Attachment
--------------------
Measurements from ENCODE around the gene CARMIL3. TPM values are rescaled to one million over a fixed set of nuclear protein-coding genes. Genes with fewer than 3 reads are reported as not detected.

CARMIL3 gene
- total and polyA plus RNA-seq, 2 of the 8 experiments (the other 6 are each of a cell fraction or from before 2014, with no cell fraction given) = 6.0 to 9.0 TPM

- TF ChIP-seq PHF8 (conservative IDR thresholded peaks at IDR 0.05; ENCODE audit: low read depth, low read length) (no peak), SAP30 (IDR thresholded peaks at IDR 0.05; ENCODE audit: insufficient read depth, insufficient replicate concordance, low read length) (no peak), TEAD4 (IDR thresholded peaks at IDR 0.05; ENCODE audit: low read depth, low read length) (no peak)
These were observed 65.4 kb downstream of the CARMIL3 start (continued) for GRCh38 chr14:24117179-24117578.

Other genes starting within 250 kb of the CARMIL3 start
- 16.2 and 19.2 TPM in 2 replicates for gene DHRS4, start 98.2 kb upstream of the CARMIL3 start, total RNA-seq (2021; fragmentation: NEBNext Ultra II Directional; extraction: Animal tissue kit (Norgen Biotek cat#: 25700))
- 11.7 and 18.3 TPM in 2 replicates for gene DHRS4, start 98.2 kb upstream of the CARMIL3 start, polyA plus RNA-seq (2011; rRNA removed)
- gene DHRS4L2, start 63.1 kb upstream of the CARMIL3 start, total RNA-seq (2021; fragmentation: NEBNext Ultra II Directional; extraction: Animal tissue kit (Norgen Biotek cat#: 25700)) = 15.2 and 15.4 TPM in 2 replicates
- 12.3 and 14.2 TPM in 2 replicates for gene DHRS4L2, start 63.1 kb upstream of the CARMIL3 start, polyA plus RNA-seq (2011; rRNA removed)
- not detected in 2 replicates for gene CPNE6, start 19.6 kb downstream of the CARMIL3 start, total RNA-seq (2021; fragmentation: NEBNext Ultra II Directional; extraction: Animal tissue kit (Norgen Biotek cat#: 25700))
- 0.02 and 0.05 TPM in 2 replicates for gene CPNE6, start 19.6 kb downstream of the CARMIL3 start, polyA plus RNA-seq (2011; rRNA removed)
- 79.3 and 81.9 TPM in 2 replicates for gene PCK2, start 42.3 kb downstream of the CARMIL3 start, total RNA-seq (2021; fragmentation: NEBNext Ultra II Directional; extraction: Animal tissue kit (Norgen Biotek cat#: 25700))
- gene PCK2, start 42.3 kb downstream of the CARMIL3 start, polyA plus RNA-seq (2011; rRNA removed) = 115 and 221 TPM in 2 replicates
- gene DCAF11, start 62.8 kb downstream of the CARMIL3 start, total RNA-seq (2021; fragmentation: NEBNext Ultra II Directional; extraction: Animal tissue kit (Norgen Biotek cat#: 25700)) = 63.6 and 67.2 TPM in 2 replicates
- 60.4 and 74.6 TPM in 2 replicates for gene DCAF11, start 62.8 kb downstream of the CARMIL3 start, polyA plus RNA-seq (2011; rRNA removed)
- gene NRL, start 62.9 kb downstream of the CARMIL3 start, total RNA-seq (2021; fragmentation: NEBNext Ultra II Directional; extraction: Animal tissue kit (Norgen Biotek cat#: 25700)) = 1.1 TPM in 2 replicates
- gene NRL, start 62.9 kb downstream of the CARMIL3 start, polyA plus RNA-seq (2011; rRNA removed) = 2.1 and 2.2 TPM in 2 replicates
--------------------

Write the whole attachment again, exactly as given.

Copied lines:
Measurements from ENCODE around the gene CARMIL3. TPM values are rescaled to one million over a fixed set of nuclear protein-coding genes. Genes with fewer than 3 reads are reported as not detected.

CARMIL3 gene
- total and polyA plus RNA-seq, 2 of the 8 experiments (the other 6 are each of a cell fraction or from before 2014, with no cell fraction given) = 6.0 to 9.0 TPM

- TF ChIP-seq PHF8 (conservative IDR thresholded peaks at IDR 0.05; ENCODE audit: low read depth, low read length) (no peak), SAP30 (IDR thresholded peaks at IDR 0.05; ENCODE audit: insufficient read depth, insufficient replicate concordance, low read length) (no peak), TEAD4 (IDR thresholded peaks at IDR 0.05; ENCODE audit: low read depth, low read length) (no peak)
These were observed 65.4 kb downstream of the CARMIL3 start (continued) for GRCh38 chr14:24117179-24117578.

Other genes starting within 250 kb of the CARMIL3 start
- 16.2 and 19.2 TPM in 2 replicates for gene DHRS4, start 98.2 kb upstream of the CARMIL3 start, total RNA-seq (2021; fragmentation: NEBNext Ultra II Directional; extraction: Animal tissue kit (Norgen Biotek cat#: 25700))
- 11.7 and 18.3 TPM in 2 replicates for gene DHRS4, start 98.2 kb upstream of the CARMIL3 start, polyA plus RNA-seq (2011; rRNA removed)
- gene DHRS4L2, start 63.1 kb upstream of the CARMIL3 start, total RNA-seq (2021; fragmentation: NEBNext Ultra II Directional; extraction: Animal tissue kit (Norgen Biotek cat#: 25700)) = 15.2 and 15.4 TPM in 2 replicates
- 12.3 and 14.2 TPM in 2 replicates for gene DHRS4L2, start 63.1 kb upstream of the CARMIL3 start, polyA plus RNA-seq (2011; rRNA removed)
- not detected in 2 replicates for gene CPNE6, start 19.6 kb downstream of the CARMIL3 start, total RNA-seq (2021; fragmentation: NEBNext Ultra II Directional; extraction: Animal tissue kit (Norgen Biotek cat#: 25700))
- 0.02 and 0.05 TPM in 2 replicates for gene CPNE6, start 19.6 kb downstream of the CARMIL3 start, polyA plus RNA-seq (2011; rRNA removed)
- 79.3 and 81.9 TPM in 2 replicates for gene PCK2, start 42.3 kb downstream of the CARMIL3 start, total RNA-seq (2021; fragmentation: NEBNext Ultra II Directional; extraction: Animal tissue kit (Norgen Biotek cat#: 25700))
- gene PCK2, start 42.3 kb downstream of the CARMIL3 start, polyA plus RNA-seq (2011; rRNA removed) = 115 and 221 TPM in 2 replicates
- gene DCAF11, start 62.8 kb downstream of the CARMIL3 start, total RNA-seq (2021; fragmentation: NEBNext Ultra II Directional; extraction: Animal tissue kit (Norgen Biotek cat#: 25700)) = 63.6 and 67.2 TPM in 2 replicates
- 60.4 and 74.6 TPM in 2 replicates for gene DCAF11, start 62.8 kb downstream of the CARMIL3 start, polyA plus RNA-seq (2011; rRNA removed)
- gene NRL, start 62.9 kb downstream of the CARMIL3 start, total RNA-seq (2021; fragmentation: NEBNext Ultra II Directional; extraction: Animal tissue kit (Norgen Biotek cat#: 25700)) = 1.1 TPM in 2 replicates
- gene NRL, start 62.9 kb downstream of the CARMIL3 start, polyA plus RNA-seq (2011; rRNA removed) = 2.1 and 2.2 TPM in 2 replicates